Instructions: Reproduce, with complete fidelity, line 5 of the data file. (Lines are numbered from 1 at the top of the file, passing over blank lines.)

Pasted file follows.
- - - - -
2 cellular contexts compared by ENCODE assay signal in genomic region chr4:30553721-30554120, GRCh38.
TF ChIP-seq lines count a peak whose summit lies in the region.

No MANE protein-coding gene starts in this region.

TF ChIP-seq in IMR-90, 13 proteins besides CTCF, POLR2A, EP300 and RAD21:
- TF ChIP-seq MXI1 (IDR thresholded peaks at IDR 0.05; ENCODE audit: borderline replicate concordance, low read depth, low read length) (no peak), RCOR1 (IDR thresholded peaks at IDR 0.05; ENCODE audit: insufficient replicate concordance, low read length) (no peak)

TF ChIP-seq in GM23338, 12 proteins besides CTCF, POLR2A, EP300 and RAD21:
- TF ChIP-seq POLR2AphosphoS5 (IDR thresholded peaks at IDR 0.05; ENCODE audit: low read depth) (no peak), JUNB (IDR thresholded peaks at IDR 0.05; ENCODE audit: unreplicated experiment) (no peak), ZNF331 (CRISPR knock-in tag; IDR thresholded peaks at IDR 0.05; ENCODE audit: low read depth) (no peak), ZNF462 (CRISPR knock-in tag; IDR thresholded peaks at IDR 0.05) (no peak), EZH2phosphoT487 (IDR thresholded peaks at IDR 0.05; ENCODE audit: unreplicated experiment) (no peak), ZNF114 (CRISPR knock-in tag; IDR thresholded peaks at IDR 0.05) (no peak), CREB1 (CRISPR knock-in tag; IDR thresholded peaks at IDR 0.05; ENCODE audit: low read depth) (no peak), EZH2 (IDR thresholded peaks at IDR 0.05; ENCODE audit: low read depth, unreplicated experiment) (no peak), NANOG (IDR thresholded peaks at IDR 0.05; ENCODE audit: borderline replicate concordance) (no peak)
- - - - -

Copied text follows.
- TF ChIP-seq MXI1 (IDR thresholded peaks at IDR 0.05; ENCODE audit: borderline replicate concordance, low read depth, low read length) (no peak), RCOR1 (IDR thresholded peaks at IDR 0.05; ENCODE audit: insufficient replicate concordance, low read length) (no peak)